Using AWS for API Development and Deployment

Using AWS for API Development and Deployment

Written by Olivia, In Technology, Updated On
June 6th, 2023

What would our life be without APIs? Probably some horror movie if we consider everything they do for us! An Application Programming Interface, or API, is a way to seamlessly connect different systems that need to collaborate and work with one another.

APIs have become essential in today’s highly digitized world, which is why a lot of companies rely on them to build their desired digital environments. There are plenty of APIs available in the market today, so chances are you can search and find the one that suits your needs. But what happens when you can’t find a perfect match? Well, you obviously build it!

To make your API dream come true, we’ve compiled a list of instructions on how best to create an API using the Amazon Web Services (AWS) management console.

How to create API with AWS

The codes we’ve prepared for you are very straightforward, but we’ll guide you step by step nonetheless so you can take better advantage of them.

  • Get the Lambda

The very first step in creating an API is creating the Lambda function. To do this, log in to your  AWS Management Console and click on Lambda to create a new function. This will open a new window with three options. Go for the author from scratch and name the function. By doing so, you’ll have the API create the password for you.

  • Write the Lambda function

Now that you’ve created the Lambda function, you should go to Function Code and write the function you desire:

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import json

import random

def generate_password(length, n_capitals, n_numbers):

capitals = random.choices(‘ABCDEFGHIJKLMNOPQRSTUVWXYZ’, k = n_capitals)

numbers = random.choices(‘0123456789’, k = n_numbers)

letters = random.choices(‘abcdefghijklmnopqrstuvwxyz’, k = length – n_capitals – n_numbers)

password = capitals + numbers + letters


return str(“”.join(password))

def lambda_handler(event, context):

if not ‘length’ in event or not ‘n_capitals’ in event or not ‘n_numbers’ in event:

return {

‘statusCode’: 200,

‘body’: json.dumps(‘Error: Please specify all parameters (length, n_capitals, n_numbers).’)


password = generate_password(event[‘length’], event[‘n_capitals’], event[‘n_numbers’])

return {

‘statusCode’: 200,

‘body’: password


  • Configuring a test

To do this, go to the Test menu and click on Configure test events from the dropdown list. This will open a new window with two options. After choosing the Create new test event and naming it, you’ll have to specify the input for your test in the dictionary. Finally, you can click on create.

The brief description could look like this:


“length”: 10,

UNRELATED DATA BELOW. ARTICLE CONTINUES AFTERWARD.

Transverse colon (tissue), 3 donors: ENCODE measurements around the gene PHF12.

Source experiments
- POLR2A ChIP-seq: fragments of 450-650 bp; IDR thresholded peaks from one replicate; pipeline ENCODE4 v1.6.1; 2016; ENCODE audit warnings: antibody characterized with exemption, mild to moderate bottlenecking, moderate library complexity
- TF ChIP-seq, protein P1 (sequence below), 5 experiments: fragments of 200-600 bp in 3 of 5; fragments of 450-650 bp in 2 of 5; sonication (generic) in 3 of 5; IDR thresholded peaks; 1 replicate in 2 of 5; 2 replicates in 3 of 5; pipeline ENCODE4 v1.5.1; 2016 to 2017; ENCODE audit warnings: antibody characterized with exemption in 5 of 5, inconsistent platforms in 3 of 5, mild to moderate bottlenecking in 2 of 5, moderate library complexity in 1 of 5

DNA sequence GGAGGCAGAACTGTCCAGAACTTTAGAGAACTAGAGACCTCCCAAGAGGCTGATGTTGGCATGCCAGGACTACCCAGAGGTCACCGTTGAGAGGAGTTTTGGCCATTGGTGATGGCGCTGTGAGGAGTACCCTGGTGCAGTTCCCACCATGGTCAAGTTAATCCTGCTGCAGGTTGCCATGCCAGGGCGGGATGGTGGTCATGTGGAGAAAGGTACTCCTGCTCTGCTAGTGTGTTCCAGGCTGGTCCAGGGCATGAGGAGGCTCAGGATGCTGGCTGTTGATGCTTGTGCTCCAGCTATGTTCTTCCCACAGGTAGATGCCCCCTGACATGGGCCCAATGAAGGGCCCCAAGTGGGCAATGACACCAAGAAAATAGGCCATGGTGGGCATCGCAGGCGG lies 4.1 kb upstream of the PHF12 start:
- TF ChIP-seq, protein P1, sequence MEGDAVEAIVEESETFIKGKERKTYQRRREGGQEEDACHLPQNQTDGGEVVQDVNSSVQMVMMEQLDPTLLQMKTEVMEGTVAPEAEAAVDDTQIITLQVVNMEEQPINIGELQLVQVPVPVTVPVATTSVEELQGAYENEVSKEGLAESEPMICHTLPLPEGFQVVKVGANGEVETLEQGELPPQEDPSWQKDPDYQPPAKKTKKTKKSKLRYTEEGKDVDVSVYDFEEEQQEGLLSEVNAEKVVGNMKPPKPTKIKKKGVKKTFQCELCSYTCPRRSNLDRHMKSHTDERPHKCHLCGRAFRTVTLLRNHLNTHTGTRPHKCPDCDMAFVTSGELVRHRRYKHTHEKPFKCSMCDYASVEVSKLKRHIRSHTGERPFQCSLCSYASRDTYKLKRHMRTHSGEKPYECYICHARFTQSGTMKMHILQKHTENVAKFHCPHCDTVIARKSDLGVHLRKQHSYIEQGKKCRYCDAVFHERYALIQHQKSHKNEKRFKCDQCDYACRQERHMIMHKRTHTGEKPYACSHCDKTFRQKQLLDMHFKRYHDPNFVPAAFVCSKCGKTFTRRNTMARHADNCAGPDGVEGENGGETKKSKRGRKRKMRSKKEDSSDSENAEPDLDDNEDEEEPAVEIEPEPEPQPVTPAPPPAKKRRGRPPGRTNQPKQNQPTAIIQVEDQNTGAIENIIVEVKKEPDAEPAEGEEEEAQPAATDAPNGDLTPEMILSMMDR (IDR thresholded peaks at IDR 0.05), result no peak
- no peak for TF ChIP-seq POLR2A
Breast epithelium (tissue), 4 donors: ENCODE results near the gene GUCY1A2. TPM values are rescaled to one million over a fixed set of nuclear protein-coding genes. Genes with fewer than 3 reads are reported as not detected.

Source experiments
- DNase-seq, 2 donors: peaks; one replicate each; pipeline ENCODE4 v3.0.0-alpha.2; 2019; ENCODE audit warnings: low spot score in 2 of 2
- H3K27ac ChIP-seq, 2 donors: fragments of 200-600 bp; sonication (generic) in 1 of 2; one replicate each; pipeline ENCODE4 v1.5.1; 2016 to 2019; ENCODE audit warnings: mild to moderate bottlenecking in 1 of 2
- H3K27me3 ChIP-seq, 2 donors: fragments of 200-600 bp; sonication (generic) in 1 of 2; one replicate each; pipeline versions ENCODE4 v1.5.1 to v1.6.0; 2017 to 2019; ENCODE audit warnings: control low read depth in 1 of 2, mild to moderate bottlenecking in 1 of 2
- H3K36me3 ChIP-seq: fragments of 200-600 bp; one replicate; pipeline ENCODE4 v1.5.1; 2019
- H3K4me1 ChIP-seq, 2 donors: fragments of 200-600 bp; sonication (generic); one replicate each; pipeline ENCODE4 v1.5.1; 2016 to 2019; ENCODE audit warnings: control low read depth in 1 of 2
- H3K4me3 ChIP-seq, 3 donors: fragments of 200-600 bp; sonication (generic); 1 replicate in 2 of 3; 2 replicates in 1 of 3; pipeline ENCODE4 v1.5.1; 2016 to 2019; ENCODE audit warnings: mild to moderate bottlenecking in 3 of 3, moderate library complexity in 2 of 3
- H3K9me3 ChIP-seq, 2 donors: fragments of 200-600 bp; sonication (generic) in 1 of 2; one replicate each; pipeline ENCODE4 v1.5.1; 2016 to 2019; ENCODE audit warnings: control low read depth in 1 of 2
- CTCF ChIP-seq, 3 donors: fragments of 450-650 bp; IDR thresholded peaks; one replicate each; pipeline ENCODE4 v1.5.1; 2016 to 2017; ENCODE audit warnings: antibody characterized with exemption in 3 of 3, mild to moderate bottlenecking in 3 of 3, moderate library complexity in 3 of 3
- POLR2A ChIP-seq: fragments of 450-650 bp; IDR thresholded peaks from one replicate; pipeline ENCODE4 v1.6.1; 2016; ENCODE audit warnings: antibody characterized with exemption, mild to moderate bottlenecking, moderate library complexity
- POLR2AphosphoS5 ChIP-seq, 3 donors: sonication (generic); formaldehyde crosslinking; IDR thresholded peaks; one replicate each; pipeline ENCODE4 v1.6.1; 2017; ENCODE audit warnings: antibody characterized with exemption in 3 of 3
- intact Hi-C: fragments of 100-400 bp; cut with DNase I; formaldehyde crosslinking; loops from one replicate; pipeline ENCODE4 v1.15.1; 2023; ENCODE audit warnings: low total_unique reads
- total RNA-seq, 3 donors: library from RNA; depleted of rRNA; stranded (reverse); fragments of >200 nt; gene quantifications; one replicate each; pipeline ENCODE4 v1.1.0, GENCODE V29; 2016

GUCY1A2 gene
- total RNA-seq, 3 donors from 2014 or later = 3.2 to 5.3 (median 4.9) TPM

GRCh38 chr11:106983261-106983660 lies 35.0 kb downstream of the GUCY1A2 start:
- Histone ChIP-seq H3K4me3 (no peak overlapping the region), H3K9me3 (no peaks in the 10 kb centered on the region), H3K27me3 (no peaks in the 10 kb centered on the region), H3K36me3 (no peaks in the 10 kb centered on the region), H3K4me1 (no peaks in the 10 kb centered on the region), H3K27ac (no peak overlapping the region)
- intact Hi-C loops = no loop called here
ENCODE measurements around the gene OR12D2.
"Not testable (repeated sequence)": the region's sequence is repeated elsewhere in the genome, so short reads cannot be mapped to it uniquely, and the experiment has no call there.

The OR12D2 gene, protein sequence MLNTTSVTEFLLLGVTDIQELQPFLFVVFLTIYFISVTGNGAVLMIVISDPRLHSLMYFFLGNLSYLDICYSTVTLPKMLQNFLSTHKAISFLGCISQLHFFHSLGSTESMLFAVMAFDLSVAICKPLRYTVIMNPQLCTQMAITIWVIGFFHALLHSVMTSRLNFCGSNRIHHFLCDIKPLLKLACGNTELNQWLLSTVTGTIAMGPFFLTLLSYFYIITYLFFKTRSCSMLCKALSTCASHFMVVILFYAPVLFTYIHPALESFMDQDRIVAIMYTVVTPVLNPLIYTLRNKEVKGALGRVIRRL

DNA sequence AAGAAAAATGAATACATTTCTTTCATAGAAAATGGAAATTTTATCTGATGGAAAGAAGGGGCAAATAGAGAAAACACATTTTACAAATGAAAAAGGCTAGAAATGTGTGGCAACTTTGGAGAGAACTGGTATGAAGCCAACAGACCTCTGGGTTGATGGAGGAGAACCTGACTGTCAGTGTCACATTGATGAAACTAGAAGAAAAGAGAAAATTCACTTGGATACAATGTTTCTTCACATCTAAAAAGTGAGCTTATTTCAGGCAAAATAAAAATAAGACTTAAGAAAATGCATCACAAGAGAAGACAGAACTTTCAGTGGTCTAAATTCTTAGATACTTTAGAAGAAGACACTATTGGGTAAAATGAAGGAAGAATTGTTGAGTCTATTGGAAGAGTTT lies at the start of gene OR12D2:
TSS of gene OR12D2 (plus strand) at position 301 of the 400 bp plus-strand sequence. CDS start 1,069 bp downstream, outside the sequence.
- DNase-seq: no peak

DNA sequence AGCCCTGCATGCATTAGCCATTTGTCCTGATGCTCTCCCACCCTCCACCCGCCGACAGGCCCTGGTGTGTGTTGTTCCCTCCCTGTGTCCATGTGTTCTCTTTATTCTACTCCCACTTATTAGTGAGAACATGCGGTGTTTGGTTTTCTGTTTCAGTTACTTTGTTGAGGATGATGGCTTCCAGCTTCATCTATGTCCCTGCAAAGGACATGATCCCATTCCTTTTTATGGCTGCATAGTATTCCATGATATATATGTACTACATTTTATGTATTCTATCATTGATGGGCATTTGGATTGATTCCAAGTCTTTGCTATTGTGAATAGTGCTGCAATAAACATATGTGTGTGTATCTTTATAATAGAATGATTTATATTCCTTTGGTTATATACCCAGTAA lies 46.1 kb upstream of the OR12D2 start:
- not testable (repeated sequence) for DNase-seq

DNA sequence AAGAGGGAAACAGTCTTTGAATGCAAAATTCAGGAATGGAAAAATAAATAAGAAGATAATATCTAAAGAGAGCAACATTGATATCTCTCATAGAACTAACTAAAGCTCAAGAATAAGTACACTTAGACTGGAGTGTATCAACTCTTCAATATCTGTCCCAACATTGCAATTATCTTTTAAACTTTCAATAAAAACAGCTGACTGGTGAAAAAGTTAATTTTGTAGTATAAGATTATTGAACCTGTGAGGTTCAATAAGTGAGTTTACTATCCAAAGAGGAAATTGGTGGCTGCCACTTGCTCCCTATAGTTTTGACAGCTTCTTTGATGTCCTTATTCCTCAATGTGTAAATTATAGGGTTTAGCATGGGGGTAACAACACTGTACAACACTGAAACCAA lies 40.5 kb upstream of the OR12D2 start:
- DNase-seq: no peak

“n_capitals”: 2,

“n_numbers”: 2


Now it’s time for the final test. Simply click on the Test button, and you should see the password in the dictionary “body”.

  • Building the API gateway

And now, it’s time for REST. That’s right, in capital letters, not the real rest, so you’re not done yet. Open the AWS Management Console and go to API Gateway. Below the WEBSocket API, you’ll see the REST API box. Click on it, and you’ll get to create a New API and choose a name for it.

The following step is creating a POST method. Go for the Lambda Function integration type, and give it a name.

Once you’re done, you should see four Response boxes nicely outlined.

Then, go to Actions (next to Resources) on the top bar, and choose Deploy API from the dropdown menu. You can name it “fond”, for instance. After you click Deploy, the API Gateway should present a URL to find your API.

  • Testing API

There’s no Comment starting automated testing here, so you’ll have to do it on your own. To make sure you’ve done everything right, you can copy this code into your Python Notebook. Don’t worry,, though — this will make the API send you a new password.

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import requests

import json

securePasswordGeneratorAPI = “”

data = {

“length”: 10,

“n_capitals” :2,

“n_numbers”: 2


response =, json.dumps(data))

resp = json.loads(response.content)

generatedPassword = resp[“body”]


It’s not too hard, is it? Yet, it brings so many advantages.

API business benefits

API business benefits

Some of the main reasons why you’re going to find APIs so useful are:

  • APIs raise the flexibility bar — The information-transfer process is much more adaptable.
  • Layers — You can distribute the data to different audiences, i.e., have a greater reach by adding layers to the app.
  • Customized experience — According to the user’s specific demands, you can adapt functions, commands, and protocols to best suit them.
  • Increased efficiency — Data distribution is faster with an API since it allows for automatic publishing of content across different channels.

Building a REST API with AWS is a real piece of cake with the above code, and you can get to enjoy the advantages relatively quickly.

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